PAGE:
Blind Jack, whose real name was John Metcalf, lost his sight at the age of 6 from smallpox but went on to develop some of the region’s most important transport links, including his first section of road, when he was 35, built in 1752/53 between Minskip and Ferrensby a three mile route between the towns of Knaresborough and Boroughbridge.
He was born in Knaresborough on 15th August 1717 and built 180 miles of road in five counties including his native Yorkshire. He died in 1810 and was laid to rest in All Saints churchyard, Spofforth, where he lived out the last years of his life with his youngest daughter Ellen and her family.
Jack’s parents made sure he had lessons to learn to play the fiddle so that as he grew up he could earn an income from playing at local events. In 1732, aged 15, Jack succeeded Morrison as Resident Fiddler at the Queen’s Head, a Tavern in Harrogate, where the Cedar Court hotel now stands. Morrison had played there for decades so it was a great honour for Jack to succeed him at such a young age. Jack Metcalf through his accomplished fiddle playing entertained folk at country dances at Harrogate Assemblies and also at the Royal Oak, where the Granby Hotel, now the Granby Care home stands. It was here in 1739 that Jack would meet and fall in love with Dorothy Benson, (Dolly) the daughter of the Landlord, Christopher Benson.
Apart from being mainly famous for his road building skills between 1752/91 Jack Metcalf’s CV is remarkable. What did he do before 1752 before road building? He was an accomplished musician, horse dealer, military adventurer, smuggler and general wheeler and dealer.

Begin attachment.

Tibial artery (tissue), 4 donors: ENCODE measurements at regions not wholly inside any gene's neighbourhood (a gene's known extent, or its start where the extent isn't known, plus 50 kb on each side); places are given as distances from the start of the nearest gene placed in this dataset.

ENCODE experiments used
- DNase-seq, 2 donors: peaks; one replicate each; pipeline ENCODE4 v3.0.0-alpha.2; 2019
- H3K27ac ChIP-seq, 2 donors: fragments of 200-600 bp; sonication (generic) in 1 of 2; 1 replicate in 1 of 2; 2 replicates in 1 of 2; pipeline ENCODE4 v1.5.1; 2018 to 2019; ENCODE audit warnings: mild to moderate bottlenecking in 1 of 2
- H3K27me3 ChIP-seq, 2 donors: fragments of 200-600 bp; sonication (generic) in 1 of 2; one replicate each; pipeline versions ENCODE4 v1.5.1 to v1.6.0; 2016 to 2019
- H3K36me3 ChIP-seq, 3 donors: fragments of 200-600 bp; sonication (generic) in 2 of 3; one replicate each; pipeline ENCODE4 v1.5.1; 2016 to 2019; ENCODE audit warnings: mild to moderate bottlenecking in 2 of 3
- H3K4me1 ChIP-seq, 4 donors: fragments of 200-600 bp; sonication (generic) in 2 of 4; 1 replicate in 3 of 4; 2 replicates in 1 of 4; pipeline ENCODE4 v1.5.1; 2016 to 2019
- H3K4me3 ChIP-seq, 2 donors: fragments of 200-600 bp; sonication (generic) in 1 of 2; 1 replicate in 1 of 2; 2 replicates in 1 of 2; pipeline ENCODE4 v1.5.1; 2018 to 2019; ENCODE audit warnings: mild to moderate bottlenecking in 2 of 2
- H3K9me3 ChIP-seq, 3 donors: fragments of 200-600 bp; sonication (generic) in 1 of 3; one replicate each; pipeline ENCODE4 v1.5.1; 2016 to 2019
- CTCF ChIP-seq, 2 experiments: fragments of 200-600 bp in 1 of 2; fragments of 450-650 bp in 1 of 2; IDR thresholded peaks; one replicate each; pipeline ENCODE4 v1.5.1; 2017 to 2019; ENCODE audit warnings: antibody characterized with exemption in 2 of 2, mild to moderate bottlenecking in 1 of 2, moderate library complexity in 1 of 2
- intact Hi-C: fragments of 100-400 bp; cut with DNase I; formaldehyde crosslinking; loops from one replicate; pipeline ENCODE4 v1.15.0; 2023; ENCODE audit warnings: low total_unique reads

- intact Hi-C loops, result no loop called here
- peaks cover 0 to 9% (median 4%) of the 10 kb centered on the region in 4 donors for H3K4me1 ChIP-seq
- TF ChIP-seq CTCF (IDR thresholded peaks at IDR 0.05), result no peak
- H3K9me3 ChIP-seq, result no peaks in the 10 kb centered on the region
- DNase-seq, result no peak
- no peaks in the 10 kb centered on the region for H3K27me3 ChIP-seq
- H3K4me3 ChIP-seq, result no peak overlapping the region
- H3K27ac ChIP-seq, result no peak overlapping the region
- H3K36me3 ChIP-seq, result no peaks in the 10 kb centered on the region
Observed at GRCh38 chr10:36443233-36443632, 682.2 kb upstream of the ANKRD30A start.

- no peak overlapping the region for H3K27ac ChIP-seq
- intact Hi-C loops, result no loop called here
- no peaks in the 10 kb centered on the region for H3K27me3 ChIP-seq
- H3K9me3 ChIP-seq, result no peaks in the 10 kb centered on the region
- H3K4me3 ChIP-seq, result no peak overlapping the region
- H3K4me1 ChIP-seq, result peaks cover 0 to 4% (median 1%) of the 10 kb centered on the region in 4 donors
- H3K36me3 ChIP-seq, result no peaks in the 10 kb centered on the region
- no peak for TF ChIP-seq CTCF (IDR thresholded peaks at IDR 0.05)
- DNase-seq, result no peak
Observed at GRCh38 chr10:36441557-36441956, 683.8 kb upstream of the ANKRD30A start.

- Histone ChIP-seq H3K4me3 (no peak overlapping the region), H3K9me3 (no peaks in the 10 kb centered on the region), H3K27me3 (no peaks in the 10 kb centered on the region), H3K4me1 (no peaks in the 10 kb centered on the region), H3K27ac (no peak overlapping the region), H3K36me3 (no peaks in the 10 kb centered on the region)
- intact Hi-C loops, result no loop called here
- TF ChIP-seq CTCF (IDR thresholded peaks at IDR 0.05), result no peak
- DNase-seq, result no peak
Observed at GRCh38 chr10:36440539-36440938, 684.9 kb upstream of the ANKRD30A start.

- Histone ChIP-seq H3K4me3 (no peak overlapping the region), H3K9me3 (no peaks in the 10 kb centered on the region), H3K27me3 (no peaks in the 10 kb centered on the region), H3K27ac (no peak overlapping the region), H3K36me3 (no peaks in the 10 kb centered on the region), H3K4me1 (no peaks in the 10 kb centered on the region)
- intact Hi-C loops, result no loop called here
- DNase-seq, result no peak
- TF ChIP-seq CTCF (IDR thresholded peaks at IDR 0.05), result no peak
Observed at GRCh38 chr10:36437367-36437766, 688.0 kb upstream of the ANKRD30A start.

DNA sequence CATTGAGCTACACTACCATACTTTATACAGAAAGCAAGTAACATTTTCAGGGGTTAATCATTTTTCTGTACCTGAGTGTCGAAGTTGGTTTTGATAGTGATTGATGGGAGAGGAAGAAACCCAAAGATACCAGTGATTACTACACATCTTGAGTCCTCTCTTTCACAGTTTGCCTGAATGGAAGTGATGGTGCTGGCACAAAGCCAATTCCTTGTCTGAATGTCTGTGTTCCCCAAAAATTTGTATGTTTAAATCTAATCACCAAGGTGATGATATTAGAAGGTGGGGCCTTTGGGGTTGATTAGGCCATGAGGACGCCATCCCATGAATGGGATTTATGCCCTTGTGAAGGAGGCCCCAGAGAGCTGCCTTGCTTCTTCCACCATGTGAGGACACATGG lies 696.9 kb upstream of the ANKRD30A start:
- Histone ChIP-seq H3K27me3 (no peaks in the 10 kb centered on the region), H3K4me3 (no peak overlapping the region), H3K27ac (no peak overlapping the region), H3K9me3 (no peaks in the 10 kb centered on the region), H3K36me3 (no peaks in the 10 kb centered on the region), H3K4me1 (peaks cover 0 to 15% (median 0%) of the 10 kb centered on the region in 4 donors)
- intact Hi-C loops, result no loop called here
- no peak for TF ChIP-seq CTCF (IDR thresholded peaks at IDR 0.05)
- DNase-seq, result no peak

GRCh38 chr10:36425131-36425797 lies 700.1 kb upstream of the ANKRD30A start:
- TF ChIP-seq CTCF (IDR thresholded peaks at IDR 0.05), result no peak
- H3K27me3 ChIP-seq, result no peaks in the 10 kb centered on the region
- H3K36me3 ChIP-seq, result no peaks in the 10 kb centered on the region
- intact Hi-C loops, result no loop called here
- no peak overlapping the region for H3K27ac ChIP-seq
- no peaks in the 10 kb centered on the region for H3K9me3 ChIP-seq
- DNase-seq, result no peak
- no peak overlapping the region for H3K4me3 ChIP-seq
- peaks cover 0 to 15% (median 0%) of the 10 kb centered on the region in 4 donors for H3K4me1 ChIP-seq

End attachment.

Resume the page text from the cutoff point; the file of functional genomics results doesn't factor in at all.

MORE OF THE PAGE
Now the community of Knaresborough is preparing to celebrate his life and the impact he has had on the town with a series of special events, timed to coincide with FEVA in August.
Knaresborough resident Bernard Higgins said the commemorations would bring the community together to remember one of the town’s most influential figures and raise money for local charities that support the visually impaired.
The charities that will benefit from fundraising associated with the tri-centenary celebrations will include Henshaws College, where Bernard used to teach after moving to Harrogate 22 years ago with his wife Emma, RNIB Tate House, Wetherby Road and Harrogate & District Vision Support Centre, East Parade, Harrogate.
Many thousands of people travel on local roads daily which were originally built by John Metcalf such as the stretch of road between Knaresborough and Starbeck (1753-54), Harrogate-Harewood Bridge (1754) and Chapeltown-Leeds (1754-55).
Bearing in mind that both Thomas Telford and John McAdam came long after John Metcalf, there names are ingrained in history and yet they were not even born when Jack Metcalf’s road building exploits began. Both Telford and McAdam have many roadways named after them throughout the towns and cities of our country. Telford is buried in Westminster Abbey and even has a town named after him. At present, John Metcalf has neither.
John Metcalf after having his sight cruelly taken from him when he was a young boy aged six more than deserves this accolade because his legacy has helped shape how we move around from a to b fitting in our busy lifes. We travel on his legacy every day. The road network. He was a pioneer of this network and on any one day over 400 men were working on his road building projects.
In this Tri-Centenary year where we celebrate one of Yorkshire’s finest we have a unique opportunity to right a wrong. Will North Yorkshire, Harrogate and Knaresborough Councils do the right thing and name these stretches of road after our local hero?
“He had so much energy and purpose, was a highly astute businessman and an avid explorer who covered much of Britain on foot or horseback.”
Arnold Kellett’s book ‘Blind Jack of Knaresborough’ (2008) is a detailed account of his life and times. Arnold sums up John Metcalf’s legacy in the last paragraph where he writes,
“He may not have anything like the global recognition of such towering figures as Louis Braille or Helen Keller, but Blind Jack – with all his faults and eccentricities – is one of the great men of Yorkshire, of England – and, I would even say, of the whole of humanity.
The organising committee now have the hard work of fundraising to pay for events and the publicity surrounding them and are looking for sponsors and volunteers. If you are able to offer help or sponsorship contact Rachel Porter or Bernard Higgins on email@example.com